Ever been to Meadowbank Stadium in Edinburgh, and wondered what the building next door with the sign ‘‘ART’’ sign was all about?
Well, it does what it says on the wall.
St Margaret’s House is home to a remarkable colony of creative artists – 200 workshops over seven floors.
In any other city it would be celebrated, supported and nurtured. In Edinburgh they want to sell it off for yet more student accommodation and shops.
As ‘visions’ go this one is desperately dull, banal and is simply not needed.
The building is privately owned and has just been flogged for £15m to a property group which spouts buzzwords like ‘‘sensitive regeneration’’ while then delivering the sort of blueprint which fills your heart with utter despair.
They talk of creating facilities ‘‘for the benefit of the community.’’
Here’s a newsflash for Caledonian Trust and Drum Property Group – the building already IS a fantastic facility for the community.
Someone please staple that message to their foreheads so they see it in the mirror every morning.
Over the past decade, Edinburgh Palette has filled the seven floors of a frankly, ugly looking 1970s office block, that no-one else wanted, with over 200 workshops and bases for a vast array of creative folk.
Its open days are hugely popular, and it is only by exploring the corridors and popping into the never ending rooms that you fully appreciative how much goes on inside this building.
Where else would you find a judo club next to a dance base, let along entire floors filled with healers and counsellors, painters and photographers, a theatre studio and a ceramics expert, plus a host a host of community groups?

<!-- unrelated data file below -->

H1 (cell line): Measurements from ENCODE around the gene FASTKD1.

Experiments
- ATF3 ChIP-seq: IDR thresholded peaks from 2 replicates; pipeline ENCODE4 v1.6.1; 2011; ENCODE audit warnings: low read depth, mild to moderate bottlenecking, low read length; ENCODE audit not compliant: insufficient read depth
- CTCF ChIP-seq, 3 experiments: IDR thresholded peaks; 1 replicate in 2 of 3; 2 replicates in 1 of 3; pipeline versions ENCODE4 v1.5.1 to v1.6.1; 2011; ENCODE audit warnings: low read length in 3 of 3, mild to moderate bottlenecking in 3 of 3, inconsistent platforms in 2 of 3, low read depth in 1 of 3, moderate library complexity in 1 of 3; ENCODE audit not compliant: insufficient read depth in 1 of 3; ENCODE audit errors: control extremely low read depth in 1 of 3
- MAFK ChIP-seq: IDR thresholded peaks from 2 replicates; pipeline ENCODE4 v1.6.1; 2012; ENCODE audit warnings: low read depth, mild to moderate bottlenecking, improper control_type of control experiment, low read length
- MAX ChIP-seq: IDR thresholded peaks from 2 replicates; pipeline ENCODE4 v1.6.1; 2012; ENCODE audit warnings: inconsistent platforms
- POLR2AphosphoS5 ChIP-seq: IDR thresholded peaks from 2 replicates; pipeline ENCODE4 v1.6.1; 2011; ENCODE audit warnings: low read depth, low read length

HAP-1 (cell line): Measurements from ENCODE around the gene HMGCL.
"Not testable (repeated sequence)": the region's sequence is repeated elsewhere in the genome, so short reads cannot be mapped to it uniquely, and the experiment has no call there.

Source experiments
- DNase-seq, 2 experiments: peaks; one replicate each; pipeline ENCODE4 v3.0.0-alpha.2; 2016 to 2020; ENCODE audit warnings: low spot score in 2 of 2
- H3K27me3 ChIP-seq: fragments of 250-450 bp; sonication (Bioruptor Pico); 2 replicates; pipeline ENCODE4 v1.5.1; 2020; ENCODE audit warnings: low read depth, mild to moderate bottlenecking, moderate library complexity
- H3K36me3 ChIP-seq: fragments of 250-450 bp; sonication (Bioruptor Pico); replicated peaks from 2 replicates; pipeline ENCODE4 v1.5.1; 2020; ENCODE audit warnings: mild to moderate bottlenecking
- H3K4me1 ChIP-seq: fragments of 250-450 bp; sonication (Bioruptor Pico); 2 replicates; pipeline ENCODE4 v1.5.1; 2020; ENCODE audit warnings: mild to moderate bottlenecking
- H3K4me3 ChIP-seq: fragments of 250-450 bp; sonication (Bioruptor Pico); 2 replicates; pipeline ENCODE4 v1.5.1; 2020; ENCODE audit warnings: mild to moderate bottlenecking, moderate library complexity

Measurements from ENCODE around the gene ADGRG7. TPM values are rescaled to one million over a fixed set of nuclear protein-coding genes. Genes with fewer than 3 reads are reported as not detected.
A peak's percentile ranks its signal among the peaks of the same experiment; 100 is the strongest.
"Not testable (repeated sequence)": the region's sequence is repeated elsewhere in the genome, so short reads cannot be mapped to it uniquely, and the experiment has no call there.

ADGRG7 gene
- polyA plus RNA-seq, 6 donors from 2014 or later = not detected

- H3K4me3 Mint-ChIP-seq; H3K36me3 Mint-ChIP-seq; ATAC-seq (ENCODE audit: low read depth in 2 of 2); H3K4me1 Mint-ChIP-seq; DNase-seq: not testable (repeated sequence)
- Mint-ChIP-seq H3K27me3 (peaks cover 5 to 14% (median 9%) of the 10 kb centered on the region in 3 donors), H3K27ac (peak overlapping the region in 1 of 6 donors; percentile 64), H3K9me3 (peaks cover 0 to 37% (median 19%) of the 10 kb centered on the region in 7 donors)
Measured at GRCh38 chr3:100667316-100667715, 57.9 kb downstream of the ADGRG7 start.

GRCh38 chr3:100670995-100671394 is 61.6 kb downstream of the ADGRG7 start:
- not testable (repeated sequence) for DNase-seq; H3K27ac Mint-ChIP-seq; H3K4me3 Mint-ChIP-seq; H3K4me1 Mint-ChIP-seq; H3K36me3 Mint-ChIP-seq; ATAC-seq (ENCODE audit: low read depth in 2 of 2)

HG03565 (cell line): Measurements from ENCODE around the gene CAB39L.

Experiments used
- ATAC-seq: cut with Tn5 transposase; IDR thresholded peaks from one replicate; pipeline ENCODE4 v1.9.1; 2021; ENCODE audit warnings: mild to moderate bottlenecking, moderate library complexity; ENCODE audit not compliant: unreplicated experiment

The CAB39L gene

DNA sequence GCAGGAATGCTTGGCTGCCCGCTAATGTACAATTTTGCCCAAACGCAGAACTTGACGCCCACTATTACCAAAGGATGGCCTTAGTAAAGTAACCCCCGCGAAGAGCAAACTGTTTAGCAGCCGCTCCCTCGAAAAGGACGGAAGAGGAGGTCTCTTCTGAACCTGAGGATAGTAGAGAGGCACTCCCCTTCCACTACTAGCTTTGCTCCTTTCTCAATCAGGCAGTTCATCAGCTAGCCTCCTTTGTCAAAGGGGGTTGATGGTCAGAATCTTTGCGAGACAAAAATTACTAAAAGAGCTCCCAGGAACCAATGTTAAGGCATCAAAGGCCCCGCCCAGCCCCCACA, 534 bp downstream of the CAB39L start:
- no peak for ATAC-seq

It’s the very sort of initiative a city such as Edinburgh – home of the world’s greatest arts festival – should be moving heaven and earth to protect.
Without the Edinburgh Palette, this building would have sat empty and unloved for the last ten years – a true blot on the community landscape.
The office block was planned originally as a hotel for the city’s Commonwealth Games before becoming home to the Registers of Scotland. They then shifted next door, but their logo can still be seen on the corridor’s carpets.
To remove a decade of work at a stroke is morally wrong, so Edinburgh City Council has a vital role to play here.
It too talks endlessly of regeneration, of bringing improvements to its communities.
So, here’s a direct challenge – step in and protect the Edinburgh Palette.
Give the creative artists, community groups and local organisations the assurance that they are safe – and then work with the developers to embrace the colony and work its plans around, or, even better, with them.
Stand up for the communities you are there to represent and show some real leadership. For once ...
There is something very special going on within St Margaret’s House – something worth a damn sight more than a £15m price tag